IN our last article, we discussed the process of reflecting on how you have been coping and healing and what you need to work on to make the new year a more healing centered one for you. We spoke about reflecting on where you were in 2019 and what you wanted/needed to alter to start 2020 on a different note. We discussed making 2020 a year you either decided to start your healing journey or worked on continuing your healing journey. There is no pressure to see change in 2020, but having a goal helps us keep focused, it helps us remember what we are working towards. I know that reflecting on where you are can be scary, difficult, angering and saddening but it can also be truly empowering, freeing and calming. I know how difficult it can be to begin or continue your healing journey. Trauma causes us to box things off so we can get through the days and nights. Trauma forces us to find coping mechanisms to deal with how we have been changed by our trauma. I know how difficult it can be to reflect and map out certain changes.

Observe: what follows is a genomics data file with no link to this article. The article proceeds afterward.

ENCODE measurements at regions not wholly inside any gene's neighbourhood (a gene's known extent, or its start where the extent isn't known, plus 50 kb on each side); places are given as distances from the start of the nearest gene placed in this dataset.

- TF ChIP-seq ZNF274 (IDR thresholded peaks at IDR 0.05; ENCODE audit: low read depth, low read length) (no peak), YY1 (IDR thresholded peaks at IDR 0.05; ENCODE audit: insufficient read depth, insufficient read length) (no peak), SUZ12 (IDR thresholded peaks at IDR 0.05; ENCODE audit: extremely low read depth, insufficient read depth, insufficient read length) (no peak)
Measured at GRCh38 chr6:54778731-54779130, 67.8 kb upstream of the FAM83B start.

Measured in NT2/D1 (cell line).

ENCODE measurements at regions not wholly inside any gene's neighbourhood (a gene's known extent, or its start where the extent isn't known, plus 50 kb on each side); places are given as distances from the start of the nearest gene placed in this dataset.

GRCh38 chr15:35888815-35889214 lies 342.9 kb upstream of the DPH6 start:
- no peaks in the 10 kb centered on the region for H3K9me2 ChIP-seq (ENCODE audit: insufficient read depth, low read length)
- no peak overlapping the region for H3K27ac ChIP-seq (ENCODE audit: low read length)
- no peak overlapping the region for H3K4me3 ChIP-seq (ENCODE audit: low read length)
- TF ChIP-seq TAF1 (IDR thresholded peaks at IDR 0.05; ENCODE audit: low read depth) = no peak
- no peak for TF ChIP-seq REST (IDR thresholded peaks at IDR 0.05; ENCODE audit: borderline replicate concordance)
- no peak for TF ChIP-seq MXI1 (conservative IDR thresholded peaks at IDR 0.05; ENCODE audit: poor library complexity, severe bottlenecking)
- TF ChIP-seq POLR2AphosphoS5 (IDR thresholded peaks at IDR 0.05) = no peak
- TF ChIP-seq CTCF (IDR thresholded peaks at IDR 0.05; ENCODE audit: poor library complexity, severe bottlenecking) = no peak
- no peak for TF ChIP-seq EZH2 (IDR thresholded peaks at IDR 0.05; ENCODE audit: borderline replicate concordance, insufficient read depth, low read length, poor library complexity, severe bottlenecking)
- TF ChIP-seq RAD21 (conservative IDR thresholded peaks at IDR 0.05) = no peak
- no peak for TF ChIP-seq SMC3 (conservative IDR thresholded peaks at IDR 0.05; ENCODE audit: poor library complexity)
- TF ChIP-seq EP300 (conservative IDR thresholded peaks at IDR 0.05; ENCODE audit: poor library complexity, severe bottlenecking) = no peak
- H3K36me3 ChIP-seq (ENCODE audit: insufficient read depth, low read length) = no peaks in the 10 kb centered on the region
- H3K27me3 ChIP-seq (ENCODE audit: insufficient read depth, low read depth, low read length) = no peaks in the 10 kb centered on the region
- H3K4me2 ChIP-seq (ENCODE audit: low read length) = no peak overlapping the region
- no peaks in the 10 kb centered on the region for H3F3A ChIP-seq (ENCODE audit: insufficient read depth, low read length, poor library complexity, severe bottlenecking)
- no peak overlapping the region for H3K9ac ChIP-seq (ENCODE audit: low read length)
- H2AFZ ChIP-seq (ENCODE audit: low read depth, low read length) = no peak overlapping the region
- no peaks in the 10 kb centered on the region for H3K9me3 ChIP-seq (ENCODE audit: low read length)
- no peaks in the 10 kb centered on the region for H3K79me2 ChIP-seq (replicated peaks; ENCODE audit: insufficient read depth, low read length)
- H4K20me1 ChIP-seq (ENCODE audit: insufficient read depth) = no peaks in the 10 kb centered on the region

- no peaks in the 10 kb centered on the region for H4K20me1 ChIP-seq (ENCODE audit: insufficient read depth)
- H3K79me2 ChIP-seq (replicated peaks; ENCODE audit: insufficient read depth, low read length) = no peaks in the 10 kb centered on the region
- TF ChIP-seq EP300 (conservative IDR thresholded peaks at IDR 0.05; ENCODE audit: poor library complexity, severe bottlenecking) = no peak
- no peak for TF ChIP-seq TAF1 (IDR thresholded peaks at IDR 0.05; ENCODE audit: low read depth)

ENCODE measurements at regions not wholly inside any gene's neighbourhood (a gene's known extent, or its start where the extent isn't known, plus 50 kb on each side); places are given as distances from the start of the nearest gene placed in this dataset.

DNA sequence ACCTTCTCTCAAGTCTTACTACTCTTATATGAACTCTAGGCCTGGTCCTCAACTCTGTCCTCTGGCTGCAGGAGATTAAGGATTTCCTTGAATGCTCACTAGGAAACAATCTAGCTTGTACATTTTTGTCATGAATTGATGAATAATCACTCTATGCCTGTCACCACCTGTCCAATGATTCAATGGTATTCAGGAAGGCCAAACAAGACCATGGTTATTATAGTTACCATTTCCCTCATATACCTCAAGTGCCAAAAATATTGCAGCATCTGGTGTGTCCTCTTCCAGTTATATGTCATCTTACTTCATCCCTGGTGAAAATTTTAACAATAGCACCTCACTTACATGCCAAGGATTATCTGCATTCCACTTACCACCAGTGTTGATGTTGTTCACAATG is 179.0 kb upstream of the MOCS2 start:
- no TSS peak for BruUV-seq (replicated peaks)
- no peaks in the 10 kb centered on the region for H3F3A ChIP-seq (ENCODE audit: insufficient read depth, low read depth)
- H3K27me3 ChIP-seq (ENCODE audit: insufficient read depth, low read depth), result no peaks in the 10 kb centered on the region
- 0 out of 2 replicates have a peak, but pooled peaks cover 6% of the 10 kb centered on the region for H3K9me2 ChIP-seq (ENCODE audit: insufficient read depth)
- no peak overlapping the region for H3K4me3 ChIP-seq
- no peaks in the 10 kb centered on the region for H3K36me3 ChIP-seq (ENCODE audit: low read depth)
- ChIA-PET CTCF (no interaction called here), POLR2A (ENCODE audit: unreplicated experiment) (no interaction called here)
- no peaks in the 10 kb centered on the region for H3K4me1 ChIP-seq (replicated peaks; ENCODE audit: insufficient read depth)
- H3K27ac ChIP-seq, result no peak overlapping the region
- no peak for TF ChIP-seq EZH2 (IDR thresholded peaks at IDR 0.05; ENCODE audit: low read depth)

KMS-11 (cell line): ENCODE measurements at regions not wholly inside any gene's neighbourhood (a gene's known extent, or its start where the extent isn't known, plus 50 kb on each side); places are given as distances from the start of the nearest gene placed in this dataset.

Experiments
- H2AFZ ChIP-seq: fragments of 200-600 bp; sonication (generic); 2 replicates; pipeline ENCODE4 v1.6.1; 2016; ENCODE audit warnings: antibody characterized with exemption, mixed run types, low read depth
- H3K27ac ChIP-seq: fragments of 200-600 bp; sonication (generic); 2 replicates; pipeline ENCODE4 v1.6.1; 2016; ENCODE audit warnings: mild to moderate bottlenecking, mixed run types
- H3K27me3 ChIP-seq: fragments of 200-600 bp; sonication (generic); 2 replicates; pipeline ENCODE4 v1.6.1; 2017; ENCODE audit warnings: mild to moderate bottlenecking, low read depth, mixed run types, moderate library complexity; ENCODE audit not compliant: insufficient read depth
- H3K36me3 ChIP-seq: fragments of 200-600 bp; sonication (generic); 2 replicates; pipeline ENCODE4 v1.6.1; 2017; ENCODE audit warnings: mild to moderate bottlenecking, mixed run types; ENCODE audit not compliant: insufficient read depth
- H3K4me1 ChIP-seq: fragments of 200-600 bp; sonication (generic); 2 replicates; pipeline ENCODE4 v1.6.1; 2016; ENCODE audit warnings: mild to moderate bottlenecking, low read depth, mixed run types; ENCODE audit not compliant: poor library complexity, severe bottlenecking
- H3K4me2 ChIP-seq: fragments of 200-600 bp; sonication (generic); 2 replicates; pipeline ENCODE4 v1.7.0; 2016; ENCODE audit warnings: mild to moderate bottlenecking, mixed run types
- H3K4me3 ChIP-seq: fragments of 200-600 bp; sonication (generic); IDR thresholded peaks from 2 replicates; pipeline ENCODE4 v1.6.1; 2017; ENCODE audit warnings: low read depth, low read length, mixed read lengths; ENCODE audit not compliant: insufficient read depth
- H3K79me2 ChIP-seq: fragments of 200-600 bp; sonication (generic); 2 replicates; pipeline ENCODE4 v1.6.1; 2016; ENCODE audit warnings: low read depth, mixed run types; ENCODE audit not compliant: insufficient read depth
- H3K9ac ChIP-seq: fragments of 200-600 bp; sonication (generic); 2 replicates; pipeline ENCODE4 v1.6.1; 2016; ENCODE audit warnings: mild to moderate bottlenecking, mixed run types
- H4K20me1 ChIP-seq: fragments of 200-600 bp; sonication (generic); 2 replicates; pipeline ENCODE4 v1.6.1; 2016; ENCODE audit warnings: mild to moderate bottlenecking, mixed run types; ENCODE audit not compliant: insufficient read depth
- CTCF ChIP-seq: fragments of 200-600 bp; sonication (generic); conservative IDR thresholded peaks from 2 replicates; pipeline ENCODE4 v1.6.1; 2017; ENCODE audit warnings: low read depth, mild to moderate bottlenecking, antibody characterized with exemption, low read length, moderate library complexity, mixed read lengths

I am currently reminded of what it feels like to reflect on how far I have come, on the ways in which I am coping in unhealthy ways, the ways in which I self-sabotage, the ways in which I have neglected to set healthy boundaries, on the ways in which I am struggling. I am currently trying to accept what has come from the reflection. My next step will be working on creating my plan to begin to alter the things that need to be altered. I am working on accepting that my healing journey is going to have good days and bad days ( I think no matter how far you come on your journey, that you constantly need to remind yourself that there are good days and bad days and that the bad days aren’t an indication of a lack of progress). I am working on acknowledging the good and bad ways in which I cope but also understanding that both my healthy and unhealthy coping mechanisms have helped me survive. I understand that through all of it I have to be gentle with myself. As survivors of Sexual Violence, we can all be so unkind to our bodies and minds. So, throughout this journey I am working on being gentle with my body and my mind, listening to when it thinks I should continue to push and acknowledging when it says I’ve had enough, I need a break. I ask that you work on doing the same, listen to what your body and mind are telling you. A big part of the healing journey is relearning yourself, listening to yourself, learning to trust yourself again and finding your voice. As we continue on in this week’s article, I’d like to gently remind you that there may be parts of the article that may cause you to have flashbacks. You may feel triggered or have forgotten that buried memories re-surface. Should you feel anxious, or afraid please stop reading the article and reach out to someone you trust. Should your heart rate and breathing increase, or should you feel light-headed please stop reading and take a few deep breaths. There is no need to push yourself to get through the article if your body and mind are saying they are not ready. The articles are always available, when you are ready you can always pick it up again. Remember you are working on putting what you need first, not what anyone else thinks you need, but what you have decided is best for you.